Plaintiff argues that the model is so uncertain as to be arbitrary — that it is past the point of having "occasional imperfections," Bldg. Indus., 247 F.3d at 1247, but rather is wholly disconnected with reality. See Columbia Falls Aluminum Co. v. EPA, 139 F.3d 914, 923 (D.C. Cir. 1998). While it is true that the "best available science" does not always pass muster under a rationality test, see Nat'l Wildlife Fed'n, 332 F. Supp. 2d at 177,*fn19 the Court is unable to conclude in this case that the agency's choice of methodology was irrational. Although experts have suggested that reliable take limits cannot be established without quantitative data gathered from "in-water" surveys (see AR Doc. 1459 at 81, 92), the regrettable fact is that the necessary data simply does not exist. NMFS does not deny that a thorough quantitative analysis based on empirical estimates of population size would be a superior way to analyze the impact of the scallop fishery on sea turtles, but has reasoned that in the absence of the necessary data, the SEFSC 2001 model is the next best alternative. Defendants and intervenor maintain that, given the paucity of information on sea turtles and the difficulties of using the data that does exist, "[a] different or more complex model was not available and could not even be constructed."*fn20 (Defs.' Opp'n at 11.)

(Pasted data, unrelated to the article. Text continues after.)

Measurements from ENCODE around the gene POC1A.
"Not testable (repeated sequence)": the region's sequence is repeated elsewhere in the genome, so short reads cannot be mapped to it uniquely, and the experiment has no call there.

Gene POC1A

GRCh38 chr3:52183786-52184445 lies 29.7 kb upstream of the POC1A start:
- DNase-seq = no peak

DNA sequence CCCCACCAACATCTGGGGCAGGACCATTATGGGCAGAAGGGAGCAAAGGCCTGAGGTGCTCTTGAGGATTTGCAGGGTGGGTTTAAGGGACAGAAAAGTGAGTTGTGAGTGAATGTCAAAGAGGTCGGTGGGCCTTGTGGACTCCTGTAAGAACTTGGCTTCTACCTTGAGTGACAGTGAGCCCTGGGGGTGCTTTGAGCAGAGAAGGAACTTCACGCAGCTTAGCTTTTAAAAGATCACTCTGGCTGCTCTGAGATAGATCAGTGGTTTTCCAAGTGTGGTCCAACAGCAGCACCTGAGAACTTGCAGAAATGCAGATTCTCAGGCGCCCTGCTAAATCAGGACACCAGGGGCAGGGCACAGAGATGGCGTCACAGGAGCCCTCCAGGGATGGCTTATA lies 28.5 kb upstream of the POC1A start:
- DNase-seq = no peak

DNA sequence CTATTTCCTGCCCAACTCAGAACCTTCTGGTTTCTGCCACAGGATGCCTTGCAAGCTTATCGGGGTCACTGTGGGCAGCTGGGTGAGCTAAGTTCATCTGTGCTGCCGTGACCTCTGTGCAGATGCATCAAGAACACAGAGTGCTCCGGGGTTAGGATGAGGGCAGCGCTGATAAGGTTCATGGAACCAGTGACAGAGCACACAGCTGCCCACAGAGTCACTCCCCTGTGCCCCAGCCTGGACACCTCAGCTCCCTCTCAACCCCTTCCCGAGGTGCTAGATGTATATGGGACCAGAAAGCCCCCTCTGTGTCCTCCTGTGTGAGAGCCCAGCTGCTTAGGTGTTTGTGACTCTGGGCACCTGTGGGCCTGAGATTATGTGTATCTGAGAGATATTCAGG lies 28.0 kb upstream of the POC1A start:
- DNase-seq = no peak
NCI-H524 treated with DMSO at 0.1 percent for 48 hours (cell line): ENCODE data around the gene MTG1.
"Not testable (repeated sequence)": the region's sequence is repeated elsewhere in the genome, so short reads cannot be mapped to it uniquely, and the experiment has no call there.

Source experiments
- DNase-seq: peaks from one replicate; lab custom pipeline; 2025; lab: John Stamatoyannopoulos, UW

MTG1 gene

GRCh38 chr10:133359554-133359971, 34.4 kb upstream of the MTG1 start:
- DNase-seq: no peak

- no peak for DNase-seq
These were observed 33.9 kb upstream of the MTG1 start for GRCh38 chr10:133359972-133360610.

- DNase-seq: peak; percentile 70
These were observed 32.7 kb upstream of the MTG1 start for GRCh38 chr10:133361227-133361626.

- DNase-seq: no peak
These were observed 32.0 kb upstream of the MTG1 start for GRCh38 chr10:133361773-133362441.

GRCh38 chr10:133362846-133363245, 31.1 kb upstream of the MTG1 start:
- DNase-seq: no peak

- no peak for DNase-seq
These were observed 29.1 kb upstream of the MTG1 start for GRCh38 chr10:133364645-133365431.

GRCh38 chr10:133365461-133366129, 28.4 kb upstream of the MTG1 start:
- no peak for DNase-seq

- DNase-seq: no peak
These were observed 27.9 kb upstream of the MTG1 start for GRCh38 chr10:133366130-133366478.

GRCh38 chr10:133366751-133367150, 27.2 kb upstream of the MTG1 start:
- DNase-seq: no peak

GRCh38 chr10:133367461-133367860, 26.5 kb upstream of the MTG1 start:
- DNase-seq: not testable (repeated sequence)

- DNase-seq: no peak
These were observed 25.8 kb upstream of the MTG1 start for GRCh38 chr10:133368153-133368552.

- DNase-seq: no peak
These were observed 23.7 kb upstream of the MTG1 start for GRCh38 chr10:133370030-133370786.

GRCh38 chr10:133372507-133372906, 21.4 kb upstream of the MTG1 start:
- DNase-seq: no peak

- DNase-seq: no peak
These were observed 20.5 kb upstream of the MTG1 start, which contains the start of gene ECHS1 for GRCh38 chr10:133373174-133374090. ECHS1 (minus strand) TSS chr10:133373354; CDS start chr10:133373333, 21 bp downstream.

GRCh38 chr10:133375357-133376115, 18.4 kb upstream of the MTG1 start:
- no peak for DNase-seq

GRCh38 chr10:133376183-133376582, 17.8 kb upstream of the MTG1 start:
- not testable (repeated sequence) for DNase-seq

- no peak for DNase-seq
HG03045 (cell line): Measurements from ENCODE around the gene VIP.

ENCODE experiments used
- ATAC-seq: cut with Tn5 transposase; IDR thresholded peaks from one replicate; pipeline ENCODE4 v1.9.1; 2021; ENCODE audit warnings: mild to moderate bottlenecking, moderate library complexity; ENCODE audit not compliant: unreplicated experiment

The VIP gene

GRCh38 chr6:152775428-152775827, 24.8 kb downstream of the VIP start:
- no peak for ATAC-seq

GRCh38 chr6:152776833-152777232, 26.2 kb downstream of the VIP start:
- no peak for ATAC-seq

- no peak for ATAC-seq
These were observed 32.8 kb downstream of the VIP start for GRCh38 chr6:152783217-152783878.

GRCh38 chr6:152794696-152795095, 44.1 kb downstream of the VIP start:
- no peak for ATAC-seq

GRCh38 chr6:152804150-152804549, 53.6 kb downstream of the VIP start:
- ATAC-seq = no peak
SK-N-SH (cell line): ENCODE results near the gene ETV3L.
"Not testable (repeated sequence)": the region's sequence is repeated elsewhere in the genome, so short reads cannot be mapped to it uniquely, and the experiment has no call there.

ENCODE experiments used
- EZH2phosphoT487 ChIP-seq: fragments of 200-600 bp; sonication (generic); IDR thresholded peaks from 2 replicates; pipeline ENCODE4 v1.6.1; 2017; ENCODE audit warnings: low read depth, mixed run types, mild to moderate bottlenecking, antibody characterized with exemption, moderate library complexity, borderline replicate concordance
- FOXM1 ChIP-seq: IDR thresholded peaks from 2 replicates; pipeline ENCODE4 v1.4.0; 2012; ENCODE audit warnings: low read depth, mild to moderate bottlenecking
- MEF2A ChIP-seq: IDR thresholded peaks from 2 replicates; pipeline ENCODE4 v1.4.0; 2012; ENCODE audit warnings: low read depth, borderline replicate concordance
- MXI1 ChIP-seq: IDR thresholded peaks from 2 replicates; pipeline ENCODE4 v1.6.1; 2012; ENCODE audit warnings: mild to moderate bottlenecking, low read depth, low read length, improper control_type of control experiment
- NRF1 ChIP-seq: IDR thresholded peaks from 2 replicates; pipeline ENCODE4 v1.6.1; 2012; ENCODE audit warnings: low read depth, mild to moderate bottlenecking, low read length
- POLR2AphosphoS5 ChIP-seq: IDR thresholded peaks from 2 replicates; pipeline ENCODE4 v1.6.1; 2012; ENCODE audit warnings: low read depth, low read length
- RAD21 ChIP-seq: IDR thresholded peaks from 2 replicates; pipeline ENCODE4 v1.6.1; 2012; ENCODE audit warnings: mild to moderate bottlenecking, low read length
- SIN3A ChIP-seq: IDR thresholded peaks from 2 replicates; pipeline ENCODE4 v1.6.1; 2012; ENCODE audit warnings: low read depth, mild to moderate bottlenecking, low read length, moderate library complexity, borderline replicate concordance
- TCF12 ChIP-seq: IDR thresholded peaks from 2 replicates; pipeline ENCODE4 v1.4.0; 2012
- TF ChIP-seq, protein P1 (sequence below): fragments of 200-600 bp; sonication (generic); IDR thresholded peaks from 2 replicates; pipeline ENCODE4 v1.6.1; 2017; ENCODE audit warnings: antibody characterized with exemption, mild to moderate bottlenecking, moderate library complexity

In response, plaintiff cites Columbia Falls, 139 F.3d 914, to support its claim that the 2001 SEFSC model was irrationally applied. There, the D.C. Circuit established that "[a]n agency's use of a model is arbitrary if that model `bears no rational relationship to the reality it purports to represent.'" Id. at 923 (quoting Am. Iron & Steel Inst. v. EPA, 115 F.3d 979, 1005 (D.C. Cir. 1997)). The Court found that the use of a model to determine toxicity of a byproduct of aluminum production was arbitrary and capricious because all the available evidence showed that the byproduct would actually be exposed to disposal conditions which were quite different from those simulated by the model. Id; see also Chemical Mfrs. Ass'n v. EPA, 28 F.3d 1259, 1265-66 (D.C. Cir. 1994) (striking down EPA's designation of a particular chemical as a "high risk" pollutant because the record did not show a rational relationship between EPA's air dispersion model and the designated chemical's properties). But whereas the model in Columbia Falls simply did not simulate the proper situation for the problem at hand, the SEFSC 2001 model was based on painstaking analysis of the existing literature on the life cycle of loggerhead sea turtles. (See AR Doc. 1435; BO AR RefDoc 41.) Thus, even if flawed or limited in its application, the model bears a rational relationship to the reality it purports to represent. The model as originally developed was intended to help the agency understand population trends of loggerhead turtles in response to new conservation measures. The BO also relies on the model to understand population trends in a world where those conservation measures have in fact been implemented. Especially since neither plaintiff's expert, Dr. Heppell, nor any other expert, has offered a superior — or in fact any — alternative for analyzing jeopardy, the Court cannot agree that the agency's use of the model, despite its uncertainties, was inherently irrational. See generally Oceana I, 2005 WL 555416, at *17 (noting that "the Court will only reject the Secretary's choice of model `when the model bears no rational relationship to the characteristics of the data to which it was applied'") (internal citation omitted); CLF v. Mineta, 131 F. Supp. 2d at 26 n. 15 ("It is not the Court's role to second-guess agency evaluations of complex scientific data within the agency's expertise.").*fn21 b. Mortality Data